this is not a harsh critic, it is an opinion. you have very good intense fonts. kudos and keep it going.

--
argonaut | sans faux pas

muzzer's picture

honestly mate it is too expensive and not very well dranw. That is wh¥ noone will pay for it!! so just drop the price or drop the whining abd you;ll be right.

-----------------------
Chopper Reid says "Harden the **** up".

patricking's picture

I see that this company still exists, so wonder why they don’t still carry the font.

there is no intrigue at work. chester and i both helped build thirstype during our tenure at thirst. i left the company in '99. chester bought the assets for thirstype, then decided to roll it into the village umbrella brand. i asked chester to pull all my work from the brand last year as village's focus was changing to the point that my own work no longer fit his focus very well. we didn't complete that transition until very recently.

NewGuy's picture

Thanks for your answer Patrick. It seems like there has been a movement away from the big impersonal foundries towards small, one-person companies. This seems to have gone hand-in-hand with the rise of online font shops, especially MyFonts. I wonder if anyone ever thought of doing a shop like MyFonts, but without all of the amateur garbage.

patricking's picture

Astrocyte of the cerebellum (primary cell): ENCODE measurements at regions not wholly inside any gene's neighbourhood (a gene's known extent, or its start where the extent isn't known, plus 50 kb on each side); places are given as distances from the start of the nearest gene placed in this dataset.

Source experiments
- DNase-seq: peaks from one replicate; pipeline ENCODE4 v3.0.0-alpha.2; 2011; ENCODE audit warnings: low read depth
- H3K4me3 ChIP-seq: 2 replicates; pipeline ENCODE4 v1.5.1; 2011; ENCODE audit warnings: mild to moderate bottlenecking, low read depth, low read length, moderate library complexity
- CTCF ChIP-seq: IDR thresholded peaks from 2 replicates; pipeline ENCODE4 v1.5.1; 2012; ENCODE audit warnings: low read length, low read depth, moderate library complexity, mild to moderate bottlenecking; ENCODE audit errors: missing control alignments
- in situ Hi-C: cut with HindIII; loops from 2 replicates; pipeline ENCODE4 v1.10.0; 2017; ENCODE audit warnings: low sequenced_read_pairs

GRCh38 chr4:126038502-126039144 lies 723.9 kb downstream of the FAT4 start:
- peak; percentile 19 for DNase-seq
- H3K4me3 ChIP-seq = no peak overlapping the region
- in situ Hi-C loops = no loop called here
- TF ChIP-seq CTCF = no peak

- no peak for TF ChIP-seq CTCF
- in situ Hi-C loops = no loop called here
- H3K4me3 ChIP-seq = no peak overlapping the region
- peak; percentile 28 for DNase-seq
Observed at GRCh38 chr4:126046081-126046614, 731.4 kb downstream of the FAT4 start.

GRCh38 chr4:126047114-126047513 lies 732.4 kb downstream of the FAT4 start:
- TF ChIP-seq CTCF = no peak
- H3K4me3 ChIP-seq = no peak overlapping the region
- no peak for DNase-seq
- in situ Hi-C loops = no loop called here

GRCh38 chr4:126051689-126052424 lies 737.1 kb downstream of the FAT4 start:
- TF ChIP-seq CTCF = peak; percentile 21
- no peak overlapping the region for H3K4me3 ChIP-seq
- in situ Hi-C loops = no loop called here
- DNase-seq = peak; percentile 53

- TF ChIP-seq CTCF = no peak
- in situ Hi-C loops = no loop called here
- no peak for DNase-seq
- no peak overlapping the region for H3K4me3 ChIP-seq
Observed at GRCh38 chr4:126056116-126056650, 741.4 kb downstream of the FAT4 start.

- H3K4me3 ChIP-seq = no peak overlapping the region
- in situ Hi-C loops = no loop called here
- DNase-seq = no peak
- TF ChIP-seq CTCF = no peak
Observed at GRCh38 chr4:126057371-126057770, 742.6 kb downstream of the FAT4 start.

yes, vllg. i'm not sure if that's the actual name of ches' company or simply the URL.

ebensorkin's picture

I have to admit the most I would say is that it is a geometric font inspired in part by handwritten forms. But so what? Patrick can write whatever he likes - and should. Patrick, what kind of type stuff are you doing now? I am curious to see it if you are willing. I went through the PDF at 'house of pretty'.

patricking's picture

this is what i meant by heavily inspired by handwritten forms:

same basic flow of motion. (squarer, obviously.)

eben, that PDF's out of date as all hell and was never very good to begin with. we've been too busy to really get a portfolio together. cobbler's new shoes, etc. that's actually my holiday project.

this is my current face. been in progress off-and-on for a few years.

working on two lighter weights that this one at the moment.

patricking's picture

also this sketch, which has no name.

ebensorkin's picture

Cool! Thanks.